history

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English[edit]

Alternative forms[edit]

Etymology[edit]

From Middle English historie, from Old French estoire, estorie (chronicle, history, story) (French histoire), from Latin historia, from Ancient Greek ἱστορίᾱ (historíā, learning through research), from ἱστορέω (historéō, to research, inquire (and) record), from ἵστωρ (hístōr, the knowing, wise one), from Proto-Indo-European *weyd- (see, know). Doublet of story and storey.

Attested in Middle English in 1393 by John Gower, Confessio Amantis,[1] which was aimed at an educated audience familiar with French and Latin.

Pronunciation[edit]

  • enPR: hĭsʹt(ə)rē, hĭsʹtrĭ, IPA(key): /ˈhɪst(ə)ɹi/, /ˈhɪst(ə)ɹɪ/
  • (file)
  • (file)
  • Hyphenation: his‧to‧ry, hist‧ory

Noun[edit]

history (countable and uncountable, plural histories)

  1. The aggregate of past events.
    Synonyms: background, past
    • 1918, W. B. Maxwell, chapter 7, in The Mirror and the Lamp:
      With some of it on the south and more of it on the north of the great main thoroughfare that connects Aldgate and the East India Docks, St. Bede's at this period of its history was perhaps the poorest and most miserable parish in the East End of London.
    • 2012 March-April, Jan Sapp, “Race Finished”, in American Scientist, volume 100, number 2, page 164:
      Few concepts are as emotionally charged as that of race. The word conjures up a mixture of associations—culture, ethnicity, genetics, subjugation, exclusion and persecution. But is the tragic history of efforts to define groups of people by race really a matter of the misuse of science, the abuse of a valid biological concept?
    • 2017 June 24, James O'Shea, quoting Gerry Adams, “BREAKING: Sinn Fein President Gerry Adams says end to partition of Ireland “in a few short years””, in IrishCentral:
      So, we have a shared history - we will also have a shared future.
    History repeats itself if we don’t learn from its mistakes.
  2. The branch of knowledge that studies the past; the assessment of notable events.
    • 2013 September 6, Peter Beaumont, “Lessons of past cast shadows over Syria”, in The Guardian Weekly, volume 189, number 13, page 18:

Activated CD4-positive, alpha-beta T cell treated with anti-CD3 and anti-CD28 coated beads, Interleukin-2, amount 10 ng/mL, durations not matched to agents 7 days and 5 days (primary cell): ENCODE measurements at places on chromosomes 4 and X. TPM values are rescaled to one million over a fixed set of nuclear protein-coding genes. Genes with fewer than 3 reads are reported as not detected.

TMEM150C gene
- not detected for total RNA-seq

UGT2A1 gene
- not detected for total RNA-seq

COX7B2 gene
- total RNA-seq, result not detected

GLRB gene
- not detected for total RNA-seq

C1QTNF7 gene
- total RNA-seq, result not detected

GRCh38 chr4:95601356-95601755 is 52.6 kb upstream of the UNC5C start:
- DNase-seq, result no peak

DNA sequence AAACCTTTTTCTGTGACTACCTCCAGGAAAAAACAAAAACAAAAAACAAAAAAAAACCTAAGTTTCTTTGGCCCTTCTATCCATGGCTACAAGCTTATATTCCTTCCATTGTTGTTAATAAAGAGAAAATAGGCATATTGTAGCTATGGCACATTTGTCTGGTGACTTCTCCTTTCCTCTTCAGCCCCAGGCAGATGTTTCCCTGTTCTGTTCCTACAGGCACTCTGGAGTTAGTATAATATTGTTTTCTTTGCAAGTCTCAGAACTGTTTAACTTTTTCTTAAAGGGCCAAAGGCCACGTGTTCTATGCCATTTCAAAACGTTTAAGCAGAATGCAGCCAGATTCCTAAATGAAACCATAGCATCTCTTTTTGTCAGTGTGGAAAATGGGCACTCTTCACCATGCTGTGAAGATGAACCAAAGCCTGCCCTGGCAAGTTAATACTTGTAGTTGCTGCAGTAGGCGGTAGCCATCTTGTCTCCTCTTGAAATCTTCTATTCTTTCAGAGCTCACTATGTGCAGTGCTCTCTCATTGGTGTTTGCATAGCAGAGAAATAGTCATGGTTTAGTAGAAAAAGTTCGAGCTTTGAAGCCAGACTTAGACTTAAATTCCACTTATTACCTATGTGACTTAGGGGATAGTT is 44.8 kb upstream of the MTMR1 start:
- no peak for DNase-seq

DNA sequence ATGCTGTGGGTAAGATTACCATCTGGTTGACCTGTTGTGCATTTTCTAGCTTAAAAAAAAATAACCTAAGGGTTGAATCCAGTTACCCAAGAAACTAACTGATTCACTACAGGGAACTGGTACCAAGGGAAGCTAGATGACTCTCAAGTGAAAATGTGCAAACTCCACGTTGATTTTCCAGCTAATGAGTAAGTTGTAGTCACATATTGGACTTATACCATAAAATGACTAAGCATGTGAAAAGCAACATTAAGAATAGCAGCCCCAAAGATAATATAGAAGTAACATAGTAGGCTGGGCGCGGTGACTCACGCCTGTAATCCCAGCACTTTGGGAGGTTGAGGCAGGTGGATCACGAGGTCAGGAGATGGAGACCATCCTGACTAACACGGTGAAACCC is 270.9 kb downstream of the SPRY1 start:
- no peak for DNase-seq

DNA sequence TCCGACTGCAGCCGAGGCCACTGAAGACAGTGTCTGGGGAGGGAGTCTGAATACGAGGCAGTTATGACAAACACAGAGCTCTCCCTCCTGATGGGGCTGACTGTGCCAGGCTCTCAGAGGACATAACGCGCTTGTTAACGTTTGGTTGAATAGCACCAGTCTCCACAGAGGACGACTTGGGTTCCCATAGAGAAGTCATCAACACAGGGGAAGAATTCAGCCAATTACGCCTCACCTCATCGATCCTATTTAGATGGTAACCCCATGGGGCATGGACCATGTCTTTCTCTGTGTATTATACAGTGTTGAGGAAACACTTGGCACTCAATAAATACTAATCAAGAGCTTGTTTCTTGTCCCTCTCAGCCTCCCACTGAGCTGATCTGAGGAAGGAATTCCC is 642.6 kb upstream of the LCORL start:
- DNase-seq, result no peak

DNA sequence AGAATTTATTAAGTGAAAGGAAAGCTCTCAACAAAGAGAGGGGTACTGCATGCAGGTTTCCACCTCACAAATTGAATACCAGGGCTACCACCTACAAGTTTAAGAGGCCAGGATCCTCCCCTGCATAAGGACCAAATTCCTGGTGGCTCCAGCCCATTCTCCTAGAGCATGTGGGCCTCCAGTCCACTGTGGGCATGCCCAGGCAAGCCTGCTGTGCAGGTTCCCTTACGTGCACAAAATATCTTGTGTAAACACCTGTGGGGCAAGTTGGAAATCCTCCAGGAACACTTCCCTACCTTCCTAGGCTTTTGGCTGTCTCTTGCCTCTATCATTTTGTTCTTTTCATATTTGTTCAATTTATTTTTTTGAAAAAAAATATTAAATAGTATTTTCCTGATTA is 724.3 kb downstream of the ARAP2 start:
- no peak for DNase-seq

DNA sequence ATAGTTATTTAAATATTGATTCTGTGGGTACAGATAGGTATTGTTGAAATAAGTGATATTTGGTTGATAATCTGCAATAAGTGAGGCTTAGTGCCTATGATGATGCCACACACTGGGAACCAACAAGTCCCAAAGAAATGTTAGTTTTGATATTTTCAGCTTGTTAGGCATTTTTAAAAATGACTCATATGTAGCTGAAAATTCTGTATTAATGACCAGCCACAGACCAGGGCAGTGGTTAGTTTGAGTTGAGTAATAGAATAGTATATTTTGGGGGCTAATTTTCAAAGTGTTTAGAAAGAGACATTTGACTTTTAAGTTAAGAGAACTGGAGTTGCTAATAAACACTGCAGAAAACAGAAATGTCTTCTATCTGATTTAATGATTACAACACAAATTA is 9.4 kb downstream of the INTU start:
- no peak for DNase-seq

History and experience act as a filter that can distort as much as elucidate. It is largely forgotten now, overlooked in the one-line description of Tony Blair and George W Bush as the men who lied about Iraq's weapons of mass destruction, but there was a wider context to their conviction.
    He teaches history at the university.
    History will not look kindly on these tyrants.
    He dreams of an invention that will make history.
  3. (countable) A set of events involving an entity.
    What is your medical history?
    The family's history includes events best forgotten.
    • 2014 October 21, Oliver Brown, “Oscar Pistorius jailed for five years”, in The Daily Telegraph (Sport)[1]:
      [I]n the 575 days since [Oscar] Pistorius shot dead his girlfriend Reeva Steenkamp, there has been an unseemly scramble to construct revisionist histories, to identify evidence beneath that placid exterior of a pugnacious, hair-trigger personality.
  4. (countable) A record or narrative description of past events.
    Synonyms: account, chronicle, story, tale
    I really enjoyed Shakespeare's tragedies more than his histories.
  5. (countable, medicine) A list of past and continuing medical conditions of an individual or family.
    Synonym: medical history
    A personal medical history is required for the insurance policy.
    He has a history of cancer in his family.
  6. (countable, computing) A record of previous user events, especially of visited web pages in a browser.
    Synonym: log
    I visited a great site yesterday but forgot the URL. Luckily, I didn't clear my history.
    • 2006, Todd Stauffer; Kirk McElhearn, Mastering Mac OS X, John Wiley & Sons, →ISBN, page 344:
      When you do that, the browser window has no browser history, so it doesn't report a referrer page to the first site you visit.
  7. (informal) Something that no longer exists or is no longer relevant.
    I told him that if he doesn't get his act together, he's history.
  8. (uncountable) Shared experience or interaction.
    There is too much history between them for them to split up now.
    He has had a lot of history with the police.

Derived terms[edit]

Descendants[edit]

  • Pitcairn-Norfolk: histrei

Translations[edit]

The translations below need to be checked and inserted above into the appropriate translation tables, removing any numbers. Numbers do not necessarily match those in definitions. See instructions at Wiktionary:Entry layout § Translations.

Verb[edit]

history (third-person singular simple present histories, present participle historying, simple past and past participle historied)

  1. (obsolete) To narrate or record.

References[edit]

  1. ^ OED

Further reading[edit]

  • Wikipedia-logo.svg history on Wikipedia.Wikipedia
  • history at OneLook Dictionary Search
  • history in Keywords for Today: A 21st Century Vocabulary, edited by The Keywords Project, Colin MacCabe, Holly Yanacek, 2018.
  • "history" in Raymond Williams, Keywords (revised), 1983, Fontana Press, page 146.
  • history in The Century Dictionary, New York, N.Y.: The Century Co., 1911.

Anagrams[edit]


Middle English[edit]

Noun[edit]

history

  1. Alternative form of historie